Credit repair is the process of fixing a poor credit standing. Sometimes this term is associated with companies that offer credit repair for a fee. But there is nothing that credit repair companies can do for you that you can't do yourself. If you are needing some help with restoring your bad credit back to health, read on.
Often, credit scores suffer after some type of financial setback, such a job loss, or a large, unexpected expense that makes it difficult to keep up with your monthly payments. If you don't have an emergency fund, and your accounts become delinquent 30 days or more, that negative payment status will show on your credit report.
Serious delinquency could lead to the account being turned over to a collection agency. Either of these will have a very negative impact on your credit scores.
So, if you have had delinquencies, how long will the credit repair process take?
Unfortunately, there's not a shortcut. The length of time it takes to rebuild depends on how many delinquent accounts you have, how delinquent those accounts are, whether or not you have a bankruptcy filing. Depending on your situation, you might start to see improvements to your score in several months, but It could take several years if you have many delinquent accounts or other negative marks on your credit report.
Negative information, such as collections and late payments, will remain on your credit report for 7 years, while certain public record information, such as Chapter 7 bankruptcies, remain for up to 10 years.
As times goes on, negative information on your credit report will affect you less and less, but serious delinquencies, such as charge-offs, collections and bankruptcy will take more time to recover from than a couple of missed or late payments.
Pay Attention to the Factors Affecting Your Credit Score
Keep in mind the two most important factors in determining your credit scores are payment history and credit utilization rate.
Payment history is used to determine if you are paying your bills on time and if you are paying the amount you agreed to pay. Credit utilization ratio (or credit utilization rate), is the ratio of all your credit card balances in relation to your credit limits. Your credit utilization ratio should be 30% or less.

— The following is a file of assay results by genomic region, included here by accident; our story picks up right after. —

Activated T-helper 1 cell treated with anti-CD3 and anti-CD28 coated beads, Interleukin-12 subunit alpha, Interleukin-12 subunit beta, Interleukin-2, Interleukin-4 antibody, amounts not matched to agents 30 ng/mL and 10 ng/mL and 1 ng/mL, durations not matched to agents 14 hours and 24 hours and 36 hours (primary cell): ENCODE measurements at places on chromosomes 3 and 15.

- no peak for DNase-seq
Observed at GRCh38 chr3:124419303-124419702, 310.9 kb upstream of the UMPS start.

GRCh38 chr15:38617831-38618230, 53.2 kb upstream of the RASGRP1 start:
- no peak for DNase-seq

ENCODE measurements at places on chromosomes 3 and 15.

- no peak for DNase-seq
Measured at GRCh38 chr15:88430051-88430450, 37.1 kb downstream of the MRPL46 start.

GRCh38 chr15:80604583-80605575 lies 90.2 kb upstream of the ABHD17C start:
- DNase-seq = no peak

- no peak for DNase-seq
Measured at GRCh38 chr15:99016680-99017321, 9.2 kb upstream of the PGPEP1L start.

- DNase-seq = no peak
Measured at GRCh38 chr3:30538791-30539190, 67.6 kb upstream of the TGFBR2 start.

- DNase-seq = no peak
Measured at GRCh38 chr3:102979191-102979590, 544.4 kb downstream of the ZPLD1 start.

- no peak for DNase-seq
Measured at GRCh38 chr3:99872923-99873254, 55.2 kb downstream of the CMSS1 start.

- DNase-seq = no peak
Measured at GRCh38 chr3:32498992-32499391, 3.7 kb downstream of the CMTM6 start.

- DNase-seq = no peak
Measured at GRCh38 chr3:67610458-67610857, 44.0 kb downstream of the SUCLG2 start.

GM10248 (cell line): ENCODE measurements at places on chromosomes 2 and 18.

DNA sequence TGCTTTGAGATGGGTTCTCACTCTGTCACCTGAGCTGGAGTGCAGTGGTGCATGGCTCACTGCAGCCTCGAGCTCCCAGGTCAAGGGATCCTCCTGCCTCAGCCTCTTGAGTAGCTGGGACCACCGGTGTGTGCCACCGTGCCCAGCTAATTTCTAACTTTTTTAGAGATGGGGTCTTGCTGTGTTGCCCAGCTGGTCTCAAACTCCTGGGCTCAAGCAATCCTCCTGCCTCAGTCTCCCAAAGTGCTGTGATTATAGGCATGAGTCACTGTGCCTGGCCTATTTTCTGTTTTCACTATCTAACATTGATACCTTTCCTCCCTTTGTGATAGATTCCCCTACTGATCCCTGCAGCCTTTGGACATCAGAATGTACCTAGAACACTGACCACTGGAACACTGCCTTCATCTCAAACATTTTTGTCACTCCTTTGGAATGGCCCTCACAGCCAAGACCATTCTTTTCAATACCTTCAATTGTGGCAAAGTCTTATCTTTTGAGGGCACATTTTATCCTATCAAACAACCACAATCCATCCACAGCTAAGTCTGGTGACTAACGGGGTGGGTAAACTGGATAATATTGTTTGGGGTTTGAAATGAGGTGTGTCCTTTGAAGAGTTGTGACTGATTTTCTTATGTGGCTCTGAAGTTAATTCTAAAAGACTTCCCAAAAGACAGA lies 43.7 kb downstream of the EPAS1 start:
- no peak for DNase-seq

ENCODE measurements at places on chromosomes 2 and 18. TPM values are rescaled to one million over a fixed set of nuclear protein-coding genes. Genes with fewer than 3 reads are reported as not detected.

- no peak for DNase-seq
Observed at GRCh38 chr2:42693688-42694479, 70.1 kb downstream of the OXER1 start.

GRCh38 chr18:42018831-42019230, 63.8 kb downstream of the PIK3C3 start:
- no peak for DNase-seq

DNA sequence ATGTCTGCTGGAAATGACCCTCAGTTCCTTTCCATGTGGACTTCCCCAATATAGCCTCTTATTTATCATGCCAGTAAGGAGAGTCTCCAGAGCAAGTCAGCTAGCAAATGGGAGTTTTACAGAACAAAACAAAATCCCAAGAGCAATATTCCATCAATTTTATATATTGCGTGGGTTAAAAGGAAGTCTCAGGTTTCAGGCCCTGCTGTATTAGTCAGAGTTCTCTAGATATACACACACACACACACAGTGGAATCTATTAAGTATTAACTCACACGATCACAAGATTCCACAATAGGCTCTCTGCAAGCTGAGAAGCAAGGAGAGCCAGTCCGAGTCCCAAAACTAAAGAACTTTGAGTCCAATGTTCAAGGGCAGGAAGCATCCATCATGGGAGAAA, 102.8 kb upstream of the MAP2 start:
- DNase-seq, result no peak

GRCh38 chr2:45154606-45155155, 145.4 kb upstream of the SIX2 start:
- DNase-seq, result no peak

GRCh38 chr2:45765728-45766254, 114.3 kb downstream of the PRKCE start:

Managing these two items going forward without any glitches will have the greatest positive impact on your credit scores.
3 Steps to Repair Your Credit
- Bring any accounts that are currently past due up to date and make sure that you pay at least the minimum payment due before the due date. Set up automatic payments to make sure you don't miss due dates.
- Tackle accounts where you are over-utilized first, meaning your balance owed is close to your credit limit—with the aim of getting your credit utilization to 30% or less.
- Order a copy of your credit score. If you get a FICO® Score from Experian, you will receive a list of the top factors that are currently affecting your score the most—either positively or negatively.
Although repairing your credit can take some time, the benefits and cost savings are worth the effort. Good credit scores give you access to the best interest rates and best terms for loans and credit cards. Keep your balances low and make all your payments on time going forward, and your credit score should continue to improve.
Check out these additional articles about repairing and rebuilding your credit:
- Why Do I Have So Many Credit Scores?
- How Do I Improve My Credit Score?
- How to Get a Car Loan If You Have Bad Credit
You can get more information about how to monitor, protect and manage your credit here at experian.com/education. If you have questions, submit them through Experian's Facebook or Twitter with the hashtag, #AskSusie. You can also email me your questions directly at AskSusie@experian.com and I will answer them here.
Editorial Disclaimer: Opinions expressed here are author's alone, not those of any bank, credit card issuer or other company, and have not been reviewed, approved or otherwise endorsed by any of these entities. All information, including rates and fees, are accurate as of the date of publication.
This article was originally published on June 20, 2018, and has been updated.